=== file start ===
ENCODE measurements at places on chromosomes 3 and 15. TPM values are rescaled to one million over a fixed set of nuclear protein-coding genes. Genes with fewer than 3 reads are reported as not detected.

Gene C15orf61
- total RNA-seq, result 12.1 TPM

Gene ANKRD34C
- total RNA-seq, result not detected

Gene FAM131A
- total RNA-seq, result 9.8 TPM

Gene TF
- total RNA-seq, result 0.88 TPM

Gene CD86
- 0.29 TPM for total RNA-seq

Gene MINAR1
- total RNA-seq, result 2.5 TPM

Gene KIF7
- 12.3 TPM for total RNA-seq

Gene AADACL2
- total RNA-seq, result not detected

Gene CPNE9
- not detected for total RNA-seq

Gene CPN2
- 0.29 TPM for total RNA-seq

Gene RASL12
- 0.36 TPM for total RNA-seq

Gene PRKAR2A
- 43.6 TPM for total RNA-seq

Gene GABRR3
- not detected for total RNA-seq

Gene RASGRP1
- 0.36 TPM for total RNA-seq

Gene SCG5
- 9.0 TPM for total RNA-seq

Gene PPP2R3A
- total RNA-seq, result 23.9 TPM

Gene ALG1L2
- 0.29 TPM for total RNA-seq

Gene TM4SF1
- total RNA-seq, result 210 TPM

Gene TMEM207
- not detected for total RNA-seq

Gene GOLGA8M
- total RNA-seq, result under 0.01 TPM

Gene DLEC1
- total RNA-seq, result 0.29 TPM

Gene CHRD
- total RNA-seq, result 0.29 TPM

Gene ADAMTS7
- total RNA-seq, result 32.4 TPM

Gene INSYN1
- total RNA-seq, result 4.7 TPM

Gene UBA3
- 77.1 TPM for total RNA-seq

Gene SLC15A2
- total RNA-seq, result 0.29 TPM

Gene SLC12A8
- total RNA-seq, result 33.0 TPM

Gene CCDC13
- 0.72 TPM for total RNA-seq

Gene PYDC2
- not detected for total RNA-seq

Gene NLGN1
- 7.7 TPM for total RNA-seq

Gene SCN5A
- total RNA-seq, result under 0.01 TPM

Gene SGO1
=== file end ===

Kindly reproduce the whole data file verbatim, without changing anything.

ENCODE measurements at places on chromosomes 3 and 15. TPM values are rescaled to one million over a fixed set of nuclear protein-coding genes. Genes with fewer than 3 reads are reported as not detected.

Gene C15orf61
- total RNA-seq, result 12.1 TPM

Gene ANKRD34C
- total RNA-seq, result not detected

Gene FAM131A
- total RNA-seq, result 9.8 TPM

Gene TF
- total RNA-seq, result 0.88 TPM

Gene CD86
- 0.29 TPM for total RNA-seq

Gene MINAR1
- total RNA-seq, result 2.5 TPM

Gene KIF7
- 12.3 TPM for total RNA-seq

Gene AADACL2
- total RNA-seq, result not detected

Gene CPNE9
- not detected for total RNA-seq

Gene CPN2
- 0.29 TPM for total RNA-seq

Gene RASL12
- 0.36 TPM for total RNA-seq

Gene PRKAR2A
- 43.6 TPM for total RNA-seq

Gene GABRR3
- not detected for total RNA-seq

Gene RASGRP1
- 0.36 TPM for total RNA-seq

Gene SCG5
- 9.0 TPM for total RNA-seq

Gene PPP2R3A
- total RNA-seq, result 23.9 TPM

Gene ALG1L2
- 0.29 TPM for total RNA-seq

Gene TM4SF1
- total RNA-seq, result 210 TPM

Gene TMEM207
- not detected for total RNA-seq

Gene GOLGA8M
- total RNA-seq, result under 0.01 TPM

Gene DLEC1
- total RNA-seq, result 0.29 TPM

Gene CHRD
- total RNA-seq, result 0.29 TPM

Gene ADAMTS7
- total RNA-seq, result 32.4 TPM

Gene INSYN1
- total RNA-seq, result 4.7 TPM

Gene UBA3
- 77.1 TPM for total RNA-seq

Gene SLC15A2
- total RNA-seq, result 0.29 TPM

Gene SLC12A8
- total RNA-seq, result 33.0 TPM

Gene CCDC13
- 0.72 TPM for total RNA-seq

Gene PYDC2
- not detected for total RNA-seq

Gene NLGN1
- 7.7 TPM for total RNA-seq

Gene SCN5A
- total RNA-seq, result under 0.01 TPM

Gene SGO1